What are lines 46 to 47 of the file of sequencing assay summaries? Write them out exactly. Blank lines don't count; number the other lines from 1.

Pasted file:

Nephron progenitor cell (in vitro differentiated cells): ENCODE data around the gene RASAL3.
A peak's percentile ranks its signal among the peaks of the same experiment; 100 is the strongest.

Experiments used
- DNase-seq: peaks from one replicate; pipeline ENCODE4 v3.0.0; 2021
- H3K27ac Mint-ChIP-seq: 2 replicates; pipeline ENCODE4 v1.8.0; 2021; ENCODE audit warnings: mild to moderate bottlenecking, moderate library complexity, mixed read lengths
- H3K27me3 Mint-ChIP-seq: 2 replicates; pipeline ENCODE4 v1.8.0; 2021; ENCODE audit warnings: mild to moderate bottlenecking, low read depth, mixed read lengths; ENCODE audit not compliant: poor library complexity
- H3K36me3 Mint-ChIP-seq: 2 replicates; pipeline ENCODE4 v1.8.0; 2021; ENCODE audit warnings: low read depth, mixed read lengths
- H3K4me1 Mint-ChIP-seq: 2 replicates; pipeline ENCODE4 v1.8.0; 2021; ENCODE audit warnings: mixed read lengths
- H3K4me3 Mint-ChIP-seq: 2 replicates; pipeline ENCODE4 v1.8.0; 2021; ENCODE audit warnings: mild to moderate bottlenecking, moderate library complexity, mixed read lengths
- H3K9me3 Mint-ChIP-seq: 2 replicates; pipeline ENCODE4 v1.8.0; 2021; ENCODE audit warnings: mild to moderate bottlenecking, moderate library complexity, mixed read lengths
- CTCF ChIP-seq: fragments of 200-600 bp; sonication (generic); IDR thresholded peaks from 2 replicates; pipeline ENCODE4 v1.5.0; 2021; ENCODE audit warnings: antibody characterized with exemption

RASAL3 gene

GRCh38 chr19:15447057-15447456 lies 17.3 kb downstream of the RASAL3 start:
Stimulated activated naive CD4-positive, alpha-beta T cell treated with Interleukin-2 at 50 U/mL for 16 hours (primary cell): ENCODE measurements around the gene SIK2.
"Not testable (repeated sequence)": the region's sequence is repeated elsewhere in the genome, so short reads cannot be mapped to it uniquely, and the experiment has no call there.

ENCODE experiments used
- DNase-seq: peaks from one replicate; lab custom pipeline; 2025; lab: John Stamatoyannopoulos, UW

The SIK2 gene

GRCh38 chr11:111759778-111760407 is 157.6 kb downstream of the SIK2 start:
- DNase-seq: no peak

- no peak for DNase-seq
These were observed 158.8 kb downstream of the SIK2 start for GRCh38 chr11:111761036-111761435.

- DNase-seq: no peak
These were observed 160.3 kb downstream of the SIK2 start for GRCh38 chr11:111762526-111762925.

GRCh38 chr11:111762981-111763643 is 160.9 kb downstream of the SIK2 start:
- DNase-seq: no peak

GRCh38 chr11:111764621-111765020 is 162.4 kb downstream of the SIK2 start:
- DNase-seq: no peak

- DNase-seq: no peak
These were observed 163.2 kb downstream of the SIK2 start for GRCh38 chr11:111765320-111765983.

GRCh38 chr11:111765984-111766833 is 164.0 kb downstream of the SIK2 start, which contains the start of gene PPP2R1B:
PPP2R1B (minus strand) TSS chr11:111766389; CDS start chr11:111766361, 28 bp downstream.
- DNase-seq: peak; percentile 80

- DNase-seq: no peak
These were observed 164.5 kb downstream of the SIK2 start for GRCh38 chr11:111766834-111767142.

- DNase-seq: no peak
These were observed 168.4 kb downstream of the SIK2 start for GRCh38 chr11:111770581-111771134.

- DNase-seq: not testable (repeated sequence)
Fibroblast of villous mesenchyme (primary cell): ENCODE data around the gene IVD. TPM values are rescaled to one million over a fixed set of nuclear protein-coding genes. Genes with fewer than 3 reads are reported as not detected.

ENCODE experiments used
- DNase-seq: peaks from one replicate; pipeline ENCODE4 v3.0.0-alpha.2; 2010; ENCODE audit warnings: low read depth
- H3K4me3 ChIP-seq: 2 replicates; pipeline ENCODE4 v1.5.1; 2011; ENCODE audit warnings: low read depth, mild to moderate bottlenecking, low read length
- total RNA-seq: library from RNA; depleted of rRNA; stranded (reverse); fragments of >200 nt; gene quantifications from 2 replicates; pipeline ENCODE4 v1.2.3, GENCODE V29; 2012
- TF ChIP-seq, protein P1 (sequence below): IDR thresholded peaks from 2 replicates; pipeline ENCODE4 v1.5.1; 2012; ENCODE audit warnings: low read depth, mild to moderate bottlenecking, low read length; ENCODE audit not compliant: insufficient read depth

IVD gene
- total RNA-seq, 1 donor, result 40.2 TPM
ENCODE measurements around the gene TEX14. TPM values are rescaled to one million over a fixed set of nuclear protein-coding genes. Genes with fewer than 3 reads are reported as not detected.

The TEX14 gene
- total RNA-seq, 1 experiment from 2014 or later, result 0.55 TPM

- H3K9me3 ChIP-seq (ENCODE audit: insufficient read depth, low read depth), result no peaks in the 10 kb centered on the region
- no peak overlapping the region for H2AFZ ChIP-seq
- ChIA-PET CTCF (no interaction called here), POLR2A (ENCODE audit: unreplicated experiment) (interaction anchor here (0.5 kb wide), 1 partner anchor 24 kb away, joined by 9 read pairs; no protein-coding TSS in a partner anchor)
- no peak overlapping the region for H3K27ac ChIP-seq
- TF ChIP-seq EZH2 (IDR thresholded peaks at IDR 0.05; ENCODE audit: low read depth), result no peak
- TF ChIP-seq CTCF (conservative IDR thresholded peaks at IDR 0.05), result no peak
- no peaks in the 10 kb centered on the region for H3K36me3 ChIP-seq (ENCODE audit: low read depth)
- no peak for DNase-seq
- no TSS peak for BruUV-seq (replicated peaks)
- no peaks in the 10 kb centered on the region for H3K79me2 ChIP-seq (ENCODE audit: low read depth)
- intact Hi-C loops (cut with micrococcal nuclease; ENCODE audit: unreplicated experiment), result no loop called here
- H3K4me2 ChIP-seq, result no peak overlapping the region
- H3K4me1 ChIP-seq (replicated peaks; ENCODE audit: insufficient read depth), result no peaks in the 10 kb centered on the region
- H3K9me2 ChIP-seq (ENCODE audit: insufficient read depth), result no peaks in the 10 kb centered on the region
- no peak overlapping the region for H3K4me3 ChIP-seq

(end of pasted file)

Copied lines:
- total RNA-seq, 1 donor, result 40.2 TPM
ENCODE measurements around the gene TEX14. TPM values are rescaled to one million over a fixed set of nuclear protein-coding genes. Genes with fewer than 3 reads are reported as not detected.